By putting your additional savings into a TFSA, you can ensure that your investment income will not be taxed.
You are already retired
If you have surplus savings after you retire, any amounts that you don’t need at the current time can be invested in a TFSA. The income generated by your surplus savings will be tax free.

In addition, the income earned in your TFSA and the withdrawals made from your TFSA will not affect your eligibility for income-tested government benefits and credits such as the Guaranteed Income Supplement (GIS) or Old Age Security pension (OAS).

You are over 71 years of age and your spouse is not younger than you
There is no age limit for a TFSA, which means that, unlike an RRSP, you can always continue to build up your savings.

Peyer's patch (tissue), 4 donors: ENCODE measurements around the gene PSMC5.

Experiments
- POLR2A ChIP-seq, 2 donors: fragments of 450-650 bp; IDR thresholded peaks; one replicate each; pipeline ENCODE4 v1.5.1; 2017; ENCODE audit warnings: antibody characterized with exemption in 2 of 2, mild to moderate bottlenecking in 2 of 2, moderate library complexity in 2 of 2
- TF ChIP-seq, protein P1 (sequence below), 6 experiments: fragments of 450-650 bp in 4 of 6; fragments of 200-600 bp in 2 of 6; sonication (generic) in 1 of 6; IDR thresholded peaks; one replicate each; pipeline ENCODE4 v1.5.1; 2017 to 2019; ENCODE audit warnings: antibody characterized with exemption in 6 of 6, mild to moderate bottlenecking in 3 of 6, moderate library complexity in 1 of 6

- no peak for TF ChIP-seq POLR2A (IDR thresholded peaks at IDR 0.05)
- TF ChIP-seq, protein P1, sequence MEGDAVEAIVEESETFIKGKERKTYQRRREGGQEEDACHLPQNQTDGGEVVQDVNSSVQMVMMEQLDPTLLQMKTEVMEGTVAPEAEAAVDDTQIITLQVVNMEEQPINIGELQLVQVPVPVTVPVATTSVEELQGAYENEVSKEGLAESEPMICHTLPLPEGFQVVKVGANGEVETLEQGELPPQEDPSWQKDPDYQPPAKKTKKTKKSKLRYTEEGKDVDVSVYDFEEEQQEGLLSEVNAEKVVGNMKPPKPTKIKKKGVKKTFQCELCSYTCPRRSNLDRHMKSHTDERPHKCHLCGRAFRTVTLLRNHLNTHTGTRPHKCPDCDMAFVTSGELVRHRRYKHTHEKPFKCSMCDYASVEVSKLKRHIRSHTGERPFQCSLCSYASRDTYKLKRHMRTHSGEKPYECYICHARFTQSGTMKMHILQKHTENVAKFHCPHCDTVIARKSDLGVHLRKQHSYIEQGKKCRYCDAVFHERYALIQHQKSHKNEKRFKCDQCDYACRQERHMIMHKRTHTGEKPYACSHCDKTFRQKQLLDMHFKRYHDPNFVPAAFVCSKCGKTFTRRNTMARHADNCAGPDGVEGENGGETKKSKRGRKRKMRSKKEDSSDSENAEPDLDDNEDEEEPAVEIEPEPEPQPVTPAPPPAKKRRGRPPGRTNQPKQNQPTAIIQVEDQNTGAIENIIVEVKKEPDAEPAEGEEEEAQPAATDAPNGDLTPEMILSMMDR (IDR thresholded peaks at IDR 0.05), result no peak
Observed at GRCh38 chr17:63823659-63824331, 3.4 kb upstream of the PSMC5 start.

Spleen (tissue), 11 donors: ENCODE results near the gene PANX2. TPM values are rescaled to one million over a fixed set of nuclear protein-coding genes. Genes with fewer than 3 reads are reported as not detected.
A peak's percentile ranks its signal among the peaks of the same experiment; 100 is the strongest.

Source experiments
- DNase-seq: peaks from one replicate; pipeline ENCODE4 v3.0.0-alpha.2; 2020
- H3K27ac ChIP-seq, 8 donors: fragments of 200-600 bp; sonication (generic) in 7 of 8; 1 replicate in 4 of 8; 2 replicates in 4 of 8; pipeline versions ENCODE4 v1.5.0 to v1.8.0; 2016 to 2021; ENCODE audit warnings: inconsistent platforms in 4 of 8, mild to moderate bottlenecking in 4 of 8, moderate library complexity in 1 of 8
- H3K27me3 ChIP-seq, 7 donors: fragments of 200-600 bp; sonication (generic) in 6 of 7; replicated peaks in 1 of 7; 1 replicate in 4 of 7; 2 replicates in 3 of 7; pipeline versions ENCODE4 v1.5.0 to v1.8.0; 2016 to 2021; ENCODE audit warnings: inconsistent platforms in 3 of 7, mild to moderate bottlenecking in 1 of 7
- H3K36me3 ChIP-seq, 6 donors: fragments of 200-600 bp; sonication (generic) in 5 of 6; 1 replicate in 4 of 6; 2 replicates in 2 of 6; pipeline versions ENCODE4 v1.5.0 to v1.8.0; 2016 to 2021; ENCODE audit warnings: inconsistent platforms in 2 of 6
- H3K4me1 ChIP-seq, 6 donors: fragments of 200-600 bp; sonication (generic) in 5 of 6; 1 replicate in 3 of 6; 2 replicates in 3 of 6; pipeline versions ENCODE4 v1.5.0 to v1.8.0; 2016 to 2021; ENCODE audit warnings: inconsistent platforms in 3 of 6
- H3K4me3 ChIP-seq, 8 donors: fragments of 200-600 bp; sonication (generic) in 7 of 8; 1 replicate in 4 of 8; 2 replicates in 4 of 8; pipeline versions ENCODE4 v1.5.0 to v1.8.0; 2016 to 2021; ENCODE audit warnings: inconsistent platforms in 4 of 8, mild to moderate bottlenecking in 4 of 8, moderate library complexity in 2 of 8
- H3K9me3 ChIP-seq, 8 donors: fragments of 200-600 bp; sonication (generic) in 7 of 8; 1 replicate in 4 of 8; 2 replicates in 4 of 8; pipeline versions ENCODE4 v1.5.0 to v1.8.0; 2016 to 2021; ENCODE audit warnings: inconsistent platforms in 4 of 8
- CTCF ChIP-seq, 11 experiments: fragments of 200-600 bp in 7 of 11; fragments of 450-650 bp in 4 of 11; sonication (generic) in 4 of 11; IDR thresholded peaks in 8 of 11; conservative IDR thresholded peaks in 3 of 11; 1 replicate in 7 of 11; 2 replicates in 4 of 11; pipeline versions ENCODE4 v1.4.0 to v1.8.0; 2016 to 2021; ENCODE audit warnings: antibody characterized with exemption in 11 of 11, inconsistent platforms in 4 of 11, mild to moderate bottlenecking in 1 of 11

View 3 possible retirement scenarios
  • Lucy is planning to retire at age 65.
  • She has $110,000 in RRSP savings.
  • She receives $500 a month in CPP benefits, plus OAS and GIS.
  • Her cost of living is $19,750 (annually).
  • Her investments show a 6% return.
For Lucy’s RRSP strategy to be as effective as investing in a TFSA, she would have to reduce her cost of living from $19,750 to $18,150.


Analysis of 3 scenarios

Keep her RRSP*
If Lucy keeps her RRSP with the above conditions, the funds in her RRSP will be used up by the time she is 79.


Cash in her RRSP over 3 years and deposit her savings in a non-registered account*
If Lucy cashes in her RRSP over a 3-year period and places the funds in a non-registered account, her funds will last until she is 88.


Cash in her RRSP over 3 years and use the TFSA*
If Lucy cashes in her RRSP over a 3-year period and deposits her savings in a non-registered account and a TFSA as her contribution room allows, her funds will last until she is 100.

* The data presented in these graphs is hypothetical. The calculations are provided for information purposes only to illustrate the advantages that could be gained from using a TFSA in identical conditions.


1 Other than trusts